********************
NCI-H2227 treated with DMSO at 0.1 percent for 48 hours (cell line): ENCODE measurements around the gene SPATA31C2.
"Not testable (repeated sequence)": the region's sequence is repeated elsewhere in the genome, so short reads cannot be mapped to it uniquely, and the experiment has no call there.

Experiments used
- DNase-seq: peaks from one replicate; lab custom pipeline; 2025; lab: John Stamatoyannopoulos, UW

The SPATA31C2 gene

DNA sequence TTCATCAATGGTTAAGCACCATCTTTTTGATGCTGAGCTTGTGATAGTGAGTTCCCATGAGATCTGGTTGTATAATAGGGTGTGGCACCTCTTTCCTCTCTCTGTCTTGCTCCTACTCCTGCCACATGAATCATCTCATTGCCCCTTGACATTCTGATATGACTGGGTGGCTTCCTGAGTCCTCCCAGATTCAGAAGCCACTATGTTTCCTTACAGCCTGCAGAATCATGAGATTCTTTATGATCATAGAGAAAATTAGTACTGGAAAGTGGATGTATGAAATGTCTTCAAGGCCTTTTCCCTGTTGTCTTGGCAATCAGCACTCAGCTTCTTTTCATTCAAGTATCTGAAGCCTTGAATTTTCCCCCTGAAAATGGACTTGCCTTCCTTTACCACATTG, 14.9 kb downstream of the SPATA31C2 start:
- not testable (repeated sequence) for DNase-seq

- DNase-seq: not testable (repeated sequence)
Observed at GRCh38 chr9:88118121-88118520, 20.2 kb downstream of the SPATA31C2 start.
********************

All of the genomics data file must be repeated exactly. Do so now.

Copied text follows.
NCI-H2227 treated with DMSO at 0.1 percent for 48 hours (cell line): ENCODE measurements around the gene SPATA31C2.
"Not testable (repeated sequence)": the region's sequence is repeated elsewhere in the genome, so short reads cannot be mapped to it uniquely, and the experiment has no call there.

Experiments used
- DNase-seq: peaks from one replicate; lab custom pipeline; 2025; lab: John Stamatoyannopoulos, UW

The SPATA31C2 gene

DNA sequence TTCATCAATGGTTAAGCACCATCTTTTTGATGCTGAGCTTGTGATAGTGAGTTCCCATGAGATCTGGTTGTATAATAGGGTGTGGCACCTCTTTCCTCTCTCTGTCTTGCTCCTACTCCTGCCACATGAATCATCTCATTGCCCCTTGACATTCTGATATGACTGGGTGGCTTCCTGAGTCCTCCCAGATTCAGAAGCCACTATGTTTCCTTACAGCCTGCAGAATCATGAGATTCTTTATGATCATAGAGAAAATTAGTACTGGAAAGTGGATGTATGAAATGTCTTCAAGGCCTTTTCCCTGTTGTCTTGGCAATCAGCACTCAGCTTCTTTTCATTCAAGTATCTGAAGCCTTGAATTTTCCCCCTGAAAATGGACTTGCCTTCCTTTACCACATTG, 14.9 kb downstream of the SPATA31C2 start:
- not testable (repeated sequence) for DNase-seq

- DNase-seq: not testable (repeated sequence)
Observed at GRCh38 chr9:88118121-88118520, 20.2 kb downstream of the SPATA31C2 start.